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Britain''s Return to the Region - ASHARQ AL-AWSAT English Archive
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Long after British warships left the Persian Gulf and the Suez Canal was handed over, ushering the end of the empire “on which the sun never set”, the BBC’s Arabic service remained as one of the region’s most listened to radio station for many years.

When the war to liberate Kuwait started and the army of Saddam Hussein retreated, the British station lost some of its spark with Arab audiences as satellite channels increased in popularity, starting with CNN. Oddly, despite being one of the richest media corporations in the world, the BBC disregarded the Arab world, with the notable exception of a short-lasting television channel. A decade later, London has finally agreed to turn the clock back and return to the Arab airwaves with, “Hello from London.” Will the new station fare better than its predecessor and other satellite channels?

Launching the proposed station requires a political decision first and foremost, as has been the case with its existing radio and television channels of one of the world’s most important media networks. This is because the BBC is a quasi-independent government institution funded by British viewers who pay a yearly fee for every television set they own. With the increase in public television stations, citizens are increasingly rejecting what they say is an unjustified tax which they cannot opt out from.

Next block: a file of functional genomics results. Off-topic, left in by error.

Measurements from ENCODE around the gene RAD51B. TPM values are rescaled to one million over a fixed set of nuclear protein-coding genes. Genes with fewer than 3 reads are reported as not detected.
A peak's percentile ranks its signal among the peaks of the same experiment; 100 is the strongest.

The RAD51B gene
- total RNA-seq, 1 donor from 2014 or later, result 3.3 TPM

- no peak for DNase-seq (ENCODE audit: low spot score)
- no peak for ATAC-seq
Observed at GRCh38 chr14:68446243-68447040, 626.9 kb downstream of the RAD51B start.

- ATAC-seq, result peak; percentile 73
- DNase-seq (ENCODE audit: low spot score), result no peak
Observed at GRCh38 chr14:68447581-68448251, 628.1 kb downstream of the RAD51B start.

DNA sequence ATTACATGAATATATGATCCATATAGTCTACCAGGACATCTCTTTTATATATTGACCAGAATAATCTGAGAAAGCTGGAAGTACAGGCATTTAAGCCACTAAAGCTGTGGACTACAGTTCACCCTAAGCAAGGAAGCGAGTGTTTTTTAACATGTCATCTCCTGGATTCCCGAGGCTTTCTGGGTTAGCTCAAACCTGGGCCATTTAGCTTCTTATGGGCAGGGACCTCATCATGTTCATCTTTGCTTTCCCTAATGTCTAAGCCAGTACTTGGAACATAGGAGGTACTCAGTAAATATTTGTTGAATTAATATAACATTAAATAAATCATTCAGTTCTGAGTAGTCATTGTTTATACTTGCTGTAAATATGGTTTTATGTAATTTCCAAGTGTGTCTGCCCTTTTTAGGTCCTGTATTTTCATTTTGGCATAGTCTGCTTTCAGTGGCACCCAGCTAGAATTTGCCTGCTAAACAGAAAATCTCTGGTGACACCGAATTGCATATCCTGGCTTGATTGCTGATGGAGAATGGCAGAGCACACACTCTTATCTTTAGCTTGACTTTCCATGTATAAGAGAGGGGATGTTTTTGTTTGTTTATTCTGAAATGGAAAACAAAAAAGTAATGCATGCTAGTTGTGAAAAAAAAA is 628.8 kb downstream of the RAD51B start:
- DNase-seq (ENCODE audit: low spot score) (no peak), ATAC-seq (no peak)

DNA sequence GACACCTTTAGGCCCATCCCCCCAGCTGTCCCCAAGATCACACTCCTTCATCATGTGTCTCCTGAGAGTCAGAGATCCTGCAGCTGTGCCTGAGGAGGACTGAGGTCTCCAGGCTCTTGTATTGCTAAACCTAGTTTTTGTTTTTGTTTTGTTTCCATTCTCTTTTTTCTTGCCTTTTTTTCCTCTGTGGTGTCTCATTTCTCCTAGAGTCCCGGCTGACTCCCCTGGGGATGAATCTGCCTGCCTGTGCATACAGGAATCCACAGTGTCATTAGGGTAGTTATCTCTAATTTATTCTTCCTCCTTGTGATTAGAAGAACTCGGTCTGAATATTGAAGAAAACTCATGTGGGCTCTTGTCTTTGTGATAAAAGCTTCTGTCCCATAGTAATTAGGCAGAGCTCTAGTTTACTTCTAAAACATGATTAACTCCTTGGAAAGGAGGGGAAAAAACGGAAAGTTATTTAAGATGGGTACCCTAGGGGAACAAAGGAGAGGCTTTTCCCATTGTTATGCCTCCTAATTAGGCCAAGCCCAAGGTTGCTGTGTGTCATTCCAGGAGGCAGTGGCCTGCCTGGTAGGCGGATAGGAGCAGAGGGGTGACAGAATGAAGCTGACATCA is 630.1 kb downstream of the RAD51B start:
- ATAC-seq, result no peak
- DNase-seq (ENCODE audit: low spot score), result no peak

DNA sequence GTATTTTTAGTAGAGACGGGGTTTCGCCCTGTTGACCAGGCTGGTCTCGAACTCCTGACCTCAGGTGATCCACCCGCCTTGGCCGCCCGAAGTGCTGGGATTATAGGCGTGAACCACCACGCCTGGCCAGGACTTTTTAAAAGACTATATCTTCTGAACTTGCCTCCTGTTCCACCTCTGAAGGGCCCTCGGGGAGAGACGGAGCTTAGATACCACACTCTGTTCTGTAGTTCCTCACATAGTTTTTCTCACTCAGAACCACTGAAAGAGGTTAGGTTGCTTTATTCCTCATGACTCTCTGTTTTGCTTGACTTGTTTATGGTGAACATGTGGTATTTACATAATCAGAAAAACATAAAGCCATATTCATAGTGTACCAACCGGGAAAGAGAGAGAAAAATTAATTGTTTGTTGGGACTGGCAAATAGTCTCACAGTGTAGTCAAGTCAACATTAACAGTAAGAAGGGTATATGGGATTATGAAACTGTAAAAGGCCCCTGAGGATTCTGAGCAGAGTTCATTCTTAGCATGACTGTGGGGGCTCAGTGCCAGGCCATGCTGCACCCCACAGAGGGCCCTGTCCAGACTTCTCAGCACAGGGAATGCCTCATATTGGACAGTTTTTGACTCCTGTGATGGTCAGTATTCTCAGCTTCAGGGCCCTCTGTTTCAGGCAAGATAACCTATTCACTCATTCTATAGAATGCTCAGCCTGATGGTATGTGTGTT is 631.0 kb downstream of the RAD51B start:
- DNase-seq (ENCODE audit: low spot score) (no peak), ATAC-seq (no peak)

If some license payers are unconcerned about politics, the government under Tony Blair sees matters differently. The Middle East, and the Arab world especially, are regarded as the source of many of the world’s ills, including inside the United Kingdom, where terrorists are to be found roaming its streets. Media propaganda is an important part of the war on terror; al Qaeda has its own media machine, online and on air, which broadcasts in English and other languages and incites the world’s Muslims to wage a relentless war.

The BBC has always been renowned for its professionalism, objectivity and the absence of demagogy and propaganda in its programs. If it is to continue on this path, building a following in a turbulent region will not be difficult with such an outstanding reputation for excellence. After all, the BBC has stood against Arab disinformation in the past and was the only source of honest political news.

The Arab world has changed greatly in the last few years but remains in need of a station such as the BBC.

Abdulrahman Al-Rashed

Abdulrahman Al-Rashed

Abdulrahman Al-Rashed is the former general manager of Al-Arabiya television. He is also the former editor-in-chief of Asharq Al-Awsat, and the leading Arabic weekly magazine Al-Majalla. He is also a senior columnist in the daily newspapers Al-Madina and Al-Bilad. He has a US post-graduate degree in mass communications, and has been a guest on many TV current affairs programs. He is currently based in Dubai.

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